An annotated digest of the top "Hacker" "News" posts for the last week of November, 2020.
November 22, 2020 (comments)
Hackernews is momentarily distracted by yet another distressingly lengthy treatise on website colors. Blog spam like this gives Hackernews an opportunity to reassure one another that it's totally worthwhile to be the sort of asshole who talks about colorspace coverage and how everything is ugly because graphic designers aren't as smart as computer programmers. Not even Hackernews really wants to be associated with that in public, though, leading to a dearth of comments and nearly a 10:1 vote:comment ratio.
November 23, 2020 (comments)
November 24, 2020 (comments)
An website that sells email addresses constructs a mechanical Bitcoin. Hackernews is enthusiastic about the idea of burning email, but most of the comments are lists of other immaterial things they'd like to burn or else whining about which web browser feature is preventing them from watching the show. Along the way, Hackernews takes a break to get mad at the idea of carbon credits.
November 25, 2020 (comments)
A webshit resurrects an ancient toy in order to cause a sprite to move randomly around a middle-school notebook. Hackernews' voting and comment participation on this article almost precisely matches the 'color palette' story from earlier, demonstrating that addiction to a specific Flash game introduced during the George W. Bush administration is of approximately the same value and interest as blog posts about color palettes. The webshit who reinvented the toy shows up in the comment to receive applause.
November 26, 2020 (comments)
The Linux kernel develops a pair of features that will enable assholes to exfiltrate sensitive data from unprotected S3 buckets and encrypt victims' business data via ransomware faster than ever before. Other storage-heavy applications stand to benefit as well, we are told, all by an expedient and foolproof method: just do everything in the kernel at all times, and stop wasting time with userspace. Hackernews lists all the computers that did things this way before, and then lists all the reasons they stopped. This proves boring, so Hackernews decides to spend a few hours incorrecting each other about systems programming, the history of personal computing, and of course, copyright law.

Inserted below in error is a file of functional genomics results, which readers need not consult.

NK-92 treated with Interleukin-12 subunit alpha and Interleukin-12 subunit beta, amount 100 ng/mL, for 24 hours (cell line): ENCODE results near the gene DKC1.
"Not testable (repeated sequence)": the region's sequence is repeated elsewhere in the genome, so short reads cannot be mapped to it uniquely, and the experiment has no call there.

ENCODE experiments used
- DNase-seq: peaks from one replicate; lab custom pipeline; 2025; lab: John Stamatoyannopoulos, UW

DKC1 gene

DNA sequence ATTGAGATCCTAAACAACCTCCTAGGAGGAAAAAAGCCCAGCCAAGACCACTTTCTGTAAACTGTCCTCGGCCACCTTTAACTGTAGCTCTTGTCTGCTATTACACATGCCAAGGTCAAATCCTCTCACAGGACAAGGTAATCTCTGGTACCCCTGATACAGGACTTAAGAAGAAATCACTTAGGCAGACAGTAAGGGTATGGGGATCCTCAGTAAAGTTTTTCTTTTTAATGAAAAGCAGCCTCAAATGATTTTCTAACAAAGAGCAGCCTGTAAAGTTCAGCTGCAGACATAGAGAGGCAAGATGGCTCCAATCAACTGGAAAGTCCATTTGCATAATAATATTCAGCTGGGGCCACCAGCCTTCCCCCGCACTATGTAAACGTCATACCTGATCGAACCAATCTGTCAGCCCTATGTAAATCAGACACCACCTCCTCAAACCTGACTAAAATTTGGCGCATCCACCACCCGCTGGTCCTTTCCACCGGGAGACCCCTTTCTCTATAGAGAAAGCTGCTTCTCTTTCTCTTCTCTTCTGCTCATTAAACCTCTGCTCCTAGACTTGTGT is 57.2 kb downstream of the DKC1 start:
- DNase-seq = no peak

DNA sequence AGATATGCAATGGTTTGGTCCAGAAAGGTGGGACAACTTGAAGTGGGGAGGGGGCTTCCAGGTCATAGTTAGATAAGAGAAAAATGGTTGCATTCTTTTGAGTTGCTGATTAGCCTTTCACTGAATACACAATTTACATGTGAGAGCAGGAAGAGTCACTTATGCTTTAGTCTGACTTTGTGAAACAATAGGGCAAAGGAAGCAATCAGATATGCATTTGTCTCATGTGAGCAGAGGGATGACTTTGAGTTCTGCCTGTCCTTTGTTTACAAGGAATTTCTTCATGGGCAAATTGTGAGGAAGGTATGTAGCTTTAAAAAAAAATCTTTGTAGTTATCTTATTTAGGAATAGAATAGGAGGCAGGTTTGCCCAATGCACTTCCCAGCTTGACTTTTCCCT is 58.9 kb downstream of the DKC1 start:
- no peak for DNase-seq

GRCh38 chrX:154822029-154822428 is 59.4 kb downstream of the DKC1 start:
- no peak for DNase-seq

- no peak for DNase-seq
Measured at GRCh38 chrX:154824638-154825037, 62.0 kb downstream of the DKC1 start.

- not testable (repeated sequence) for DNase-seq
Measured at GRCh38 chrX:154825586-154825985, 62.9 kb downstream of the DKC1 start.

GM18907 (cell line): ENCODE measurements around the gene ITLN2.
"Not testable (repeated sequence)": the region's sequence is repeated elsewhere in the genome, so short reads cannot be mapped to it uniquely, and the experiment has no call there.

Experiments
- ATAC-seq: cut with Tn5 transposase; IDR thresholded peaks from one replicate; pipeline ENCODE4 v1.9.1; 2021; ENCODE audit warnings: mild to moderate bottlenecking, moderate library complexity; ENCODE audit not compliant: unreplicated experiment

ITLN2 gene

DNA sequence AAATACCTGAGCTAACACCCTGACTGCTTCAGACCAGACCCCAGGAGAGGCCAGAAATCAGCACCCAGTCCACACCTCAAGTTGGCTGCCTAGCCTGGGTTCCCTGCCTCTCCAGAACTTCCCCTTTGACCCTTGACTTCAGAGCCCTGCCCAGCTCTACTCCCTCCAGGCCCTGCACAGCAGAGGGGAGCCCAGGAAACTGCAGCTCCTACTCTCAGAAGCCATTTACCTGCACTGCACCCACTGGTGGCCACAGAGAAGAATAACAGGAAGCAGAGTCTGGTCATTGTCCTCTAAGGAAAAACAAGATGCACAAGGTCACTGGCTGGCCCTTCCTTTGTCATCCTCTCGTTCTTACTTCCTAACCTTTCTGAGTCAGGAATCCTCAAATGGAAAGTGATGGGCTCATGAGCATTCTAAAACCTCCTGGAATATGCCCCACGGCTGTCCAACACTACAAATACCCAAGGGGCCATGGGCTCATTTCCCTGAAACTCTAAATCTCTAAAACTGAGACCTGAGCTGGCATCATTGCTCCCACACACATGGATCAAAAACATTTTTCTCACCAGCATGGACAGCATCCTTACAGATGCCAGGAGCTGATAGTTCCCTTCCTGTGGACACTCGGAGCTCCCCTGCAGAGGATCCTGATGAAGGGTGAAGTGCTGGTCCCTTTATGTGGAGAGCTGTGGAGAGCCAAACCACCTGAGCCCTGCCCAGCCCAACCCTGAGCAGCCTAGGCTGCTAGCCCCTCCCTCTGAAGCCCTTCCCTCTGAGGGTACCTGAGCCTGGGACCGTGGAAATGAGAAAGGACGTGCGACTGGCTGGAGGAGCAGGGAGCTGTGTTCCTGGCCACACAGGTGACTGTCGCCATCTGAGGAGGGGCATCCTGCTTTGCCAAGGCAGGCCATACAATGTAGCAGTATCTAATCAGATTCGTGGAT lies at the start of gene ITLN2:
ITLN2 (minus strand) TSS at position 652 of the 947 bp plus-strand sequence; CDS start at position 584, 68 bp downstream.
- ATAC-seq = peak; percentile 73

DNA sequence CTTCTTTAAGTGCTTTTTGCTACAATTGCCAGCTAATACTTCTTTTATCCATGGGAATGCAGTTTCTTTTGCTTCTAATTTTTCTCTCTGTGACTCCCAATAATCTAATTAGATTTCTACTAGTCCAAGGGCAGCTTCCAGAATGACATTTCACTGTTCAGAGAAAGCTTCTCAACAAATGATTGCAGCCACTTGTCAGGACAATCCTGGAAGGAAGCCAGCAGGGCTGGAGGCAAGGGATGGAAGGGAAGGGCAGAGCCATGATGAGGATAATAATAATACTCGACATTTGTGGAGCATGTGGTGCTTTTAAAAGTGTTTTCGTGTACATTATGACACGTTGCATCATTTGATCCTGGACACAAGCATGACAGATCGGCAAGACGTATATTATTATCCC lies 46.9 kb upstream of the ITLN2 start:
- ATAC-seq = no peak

November 27, 2020 (comments)
A person has passed away. Hackernews describes what model of ebook reader they own, brags about going to a party where Elon Musk was, angrily declares they thought highly of the deceased before it was cool, recounts a conversation with God, tells stories about the times they interacted with the deceased, and then starts doing internet detective work about the circumstances surrounding the person's death.
November 28, 2020 (comments)
An asshole has written a book which alleges to teach the playing of chess. Once complete, the book is translated to unnavigable HTML and shoved into a web browser. Hackernews attempts to deduce the reason that someone might be interested in chess, but this is a momentary distraction only; the real meat of Hackernews' interest in this discussion is the centuries of pedantry and bickering about subjective assessments of specific strategies, especially when combined with decades of pedantry and bickering about the 'right' way to get a computer to fuck the game up for humans.
November 29, 2020 (comments)
A webshit makes fun of the Silicon Valley equivalent of Instagram influencers. Hackernews tries to figure out where the line is between obvious con jobs and the entire venture capital system. Along the way, a fight breaks out about whether Elon Musk is a self-made super genius or just another example of 'rich asshole' being a heritable trait. While wrestling with the exact parameters involved in defining a functional business, Hackernews finds numerous opportunities to incorrect one another about the stock market, then gets into a philosophical quagmire trying to decide if poverty can possibly be considered real as long as a single billionaire exists.
November 30, 2020 (comments)
At long last, Google appears to have spent money on something that might be capable of contributing to society. How, exactly, is yet to be determined, but at least the potential is finally there. Hackernews ruminates on the nature of God. Since the work in question comes from a private enterprise, Hackernews enthusiastically declares that this progress was only possible thanks to private enterprise, because scholars are all utter morons incapable of thinking the tiniest thoughts. In fact, says Hackernews, any scientist studying protein structure who does not work for Google should be punished immediately. The rest of the comments are Hackernews trying to explain molecular biology to one another.